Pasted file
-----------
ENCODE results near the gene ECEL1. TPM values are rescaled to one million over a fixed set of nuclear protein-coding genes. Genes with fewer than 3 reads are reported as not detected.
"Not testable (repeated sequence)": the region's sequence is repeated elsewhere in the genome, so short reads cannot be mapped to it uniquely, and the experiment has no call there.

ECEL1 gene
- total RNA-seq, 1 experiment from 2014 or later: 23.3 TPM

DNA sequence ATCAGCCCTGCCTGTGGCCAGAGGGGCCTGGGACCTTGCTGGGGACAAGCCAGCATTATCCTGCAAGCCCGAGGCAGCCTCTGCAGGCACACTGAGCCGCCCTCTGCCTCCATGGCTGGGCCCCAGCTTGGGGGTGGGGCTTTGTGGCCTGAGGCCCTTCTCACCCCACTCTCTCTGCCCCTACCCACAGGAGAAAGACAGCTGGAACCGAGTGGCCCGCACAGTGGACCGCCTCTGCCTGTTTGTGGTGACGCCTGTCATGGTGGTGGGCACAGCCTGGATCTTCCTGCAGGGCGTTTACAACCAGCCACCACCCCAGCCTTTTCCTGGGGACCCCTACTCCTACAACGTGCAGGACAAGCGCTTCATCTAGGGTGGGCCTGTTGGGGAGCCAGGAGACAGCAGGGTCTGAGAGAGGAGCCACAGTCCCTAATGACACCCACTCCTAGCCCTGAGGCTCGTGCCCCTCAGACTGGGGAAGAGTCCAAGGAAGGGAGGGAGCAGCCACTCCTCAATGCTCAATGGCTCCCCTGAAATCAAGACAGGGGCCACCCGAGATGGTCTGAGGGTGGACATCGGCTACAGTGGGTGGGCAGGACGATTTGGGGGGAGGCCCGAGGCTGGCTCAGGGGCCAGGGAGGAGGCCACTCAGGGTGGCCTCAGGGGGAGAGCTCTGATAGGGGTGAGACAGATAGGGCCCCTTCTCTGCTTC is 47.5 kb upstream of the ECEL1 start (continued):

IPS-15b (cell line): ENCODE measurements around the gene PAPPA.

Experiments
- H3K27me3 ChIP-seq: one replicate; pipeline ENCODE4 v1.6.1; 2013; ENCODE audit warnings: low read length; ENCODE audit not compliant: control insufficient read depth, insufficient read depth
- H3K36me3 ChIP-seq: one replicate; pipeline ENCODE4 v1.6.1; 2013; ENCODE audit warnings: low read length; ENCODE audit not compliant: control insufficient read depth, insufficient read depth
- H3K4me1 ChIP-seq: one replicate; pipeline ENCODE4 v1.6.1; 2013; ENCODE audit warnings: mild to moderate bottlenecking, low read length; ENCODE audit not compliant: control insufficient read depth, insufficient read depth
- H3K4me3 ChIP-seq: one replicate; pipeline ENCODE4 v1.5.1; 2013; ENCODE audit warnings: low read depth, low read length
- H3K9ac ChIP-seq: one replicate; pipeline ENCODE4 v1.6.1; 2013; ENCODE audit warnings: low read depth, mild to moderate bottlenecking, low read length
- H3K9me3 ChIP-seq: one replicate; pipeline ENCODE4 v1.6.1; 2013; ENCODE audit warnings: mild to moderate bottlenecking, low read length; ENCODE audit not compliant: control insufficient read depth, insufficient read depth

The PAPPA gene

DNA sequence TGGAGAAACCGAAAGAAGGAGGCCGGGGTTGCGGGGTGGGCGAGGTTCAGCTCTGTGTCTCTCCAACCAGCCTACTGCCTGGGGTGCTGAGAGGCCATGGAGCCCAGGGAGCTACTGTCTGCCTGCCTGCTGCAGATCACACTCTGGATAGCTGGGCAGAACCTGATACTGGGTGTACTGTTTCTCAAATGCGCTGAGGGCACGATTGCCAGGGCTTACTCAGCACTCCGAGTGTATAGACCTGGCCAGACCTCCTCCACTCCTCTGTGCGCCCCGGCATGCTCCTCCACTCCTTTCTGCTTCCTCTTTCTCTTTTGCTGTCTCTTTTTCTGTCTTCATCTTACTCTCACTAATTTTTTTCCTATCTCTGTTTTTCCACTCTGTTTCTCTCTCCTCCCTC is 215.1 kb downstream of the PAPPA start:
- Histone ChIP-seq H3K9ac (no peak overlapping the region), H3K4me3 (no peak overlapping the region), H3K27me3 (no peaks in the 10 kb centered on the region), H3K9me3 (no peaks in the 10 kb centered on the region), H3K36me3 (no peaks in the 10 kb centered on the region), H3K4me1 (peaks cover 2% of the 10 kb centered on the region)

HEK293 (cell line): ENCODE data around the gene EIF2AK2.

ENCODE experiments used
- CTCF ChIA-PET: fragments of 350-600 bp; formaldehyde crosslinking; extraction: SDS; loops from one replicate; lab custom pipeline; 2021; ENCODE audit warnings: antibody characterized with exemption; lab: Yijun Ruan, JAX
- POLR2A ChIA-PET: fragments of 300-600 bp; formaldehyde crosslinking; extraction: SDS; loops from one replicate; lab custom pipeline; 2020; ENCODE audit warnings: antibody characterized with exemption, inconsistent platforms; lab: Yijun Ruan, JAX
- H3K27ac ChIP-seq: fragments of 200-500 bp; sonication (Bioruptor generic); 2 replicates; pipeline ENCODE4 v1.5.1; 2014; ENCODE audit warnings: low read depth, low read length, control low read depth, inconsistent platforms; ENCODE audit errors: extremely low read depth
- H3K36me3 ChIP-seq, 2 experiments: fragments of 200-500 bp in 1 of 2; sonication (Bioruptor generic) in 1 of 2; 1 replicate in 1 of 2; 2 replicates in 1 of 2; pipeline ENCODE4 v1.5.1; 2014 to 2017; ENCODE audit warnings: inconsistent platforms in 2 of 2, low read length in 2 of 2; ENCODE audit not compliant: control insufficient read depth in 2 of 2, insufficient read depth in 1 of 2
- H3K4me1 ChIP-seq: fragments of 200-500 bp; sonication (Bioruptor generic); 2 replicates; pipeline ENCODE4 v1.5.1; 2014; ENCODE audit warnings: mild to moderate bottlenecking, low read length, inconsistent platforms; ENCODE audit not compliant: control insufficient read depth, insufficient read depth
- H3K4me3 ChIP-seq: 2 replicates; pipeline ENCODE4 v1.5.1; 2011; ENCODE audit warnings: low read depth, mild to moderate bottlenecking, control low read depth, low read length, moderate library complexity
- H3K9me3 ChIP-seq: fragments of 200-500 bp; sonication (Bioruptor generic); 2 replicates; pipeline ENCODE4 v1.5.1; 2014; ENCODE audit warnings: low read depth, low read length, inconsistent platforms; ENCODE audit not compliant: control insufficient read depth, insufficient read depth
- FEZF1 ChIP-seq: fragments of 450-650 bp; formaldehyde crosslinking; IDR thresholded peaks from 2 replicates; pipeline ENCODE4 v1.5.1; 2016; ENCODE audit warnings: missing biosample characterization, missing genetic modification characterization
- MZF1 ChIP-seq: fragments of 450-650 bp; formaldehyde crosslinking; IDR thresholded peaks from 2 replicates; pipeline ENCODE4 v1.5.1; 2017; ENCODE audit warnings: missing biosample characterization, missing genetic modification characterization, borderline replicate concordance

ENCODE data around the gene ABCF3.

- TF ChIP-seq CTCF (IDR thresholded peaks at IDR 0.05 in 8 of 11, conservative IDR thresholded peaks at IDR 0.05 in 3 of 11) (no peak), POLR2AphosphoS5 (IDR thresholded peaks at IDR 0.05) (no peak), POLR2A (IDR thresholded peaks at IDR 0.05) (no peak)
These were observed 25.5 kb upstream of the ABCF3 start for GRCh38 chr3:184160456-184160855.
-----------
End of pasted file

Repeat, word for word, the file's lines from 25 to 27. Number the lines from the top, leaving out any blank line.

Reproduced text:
- H3K9me3 ChIP-seq: fragments of 200-500 bp; sonication (Bioruptor generic); 2 replicates; pipeline ENCODE4 v1.5.1; 2014; ENCODE audit warnings: low read depth, low read length, inconsistent platforms; ENCODE audit not compliant: control insufficient read depth, insufficient read depth
- FEZF1 ChIP-seq: fragments of 450-650 bp; formaldehyde crosslinking; IDR thresholded peaks from 2 replicates; pipeline ENCODE4 v1.5.1; 2016; ENCODE audit warnings: missing biosample characterization, missing genetic modification characterization
- MZF1 ChIP-seq: fragments of 450-650 bp; formaldehyde crosslinking; IDR thresholded peaks from 2 replicates; pipeline ENCODE4 v1.5.1; 2017; ENCODE audit warnings: missing biosample characterization, missing genetic modification characterization, borderline replicate concordance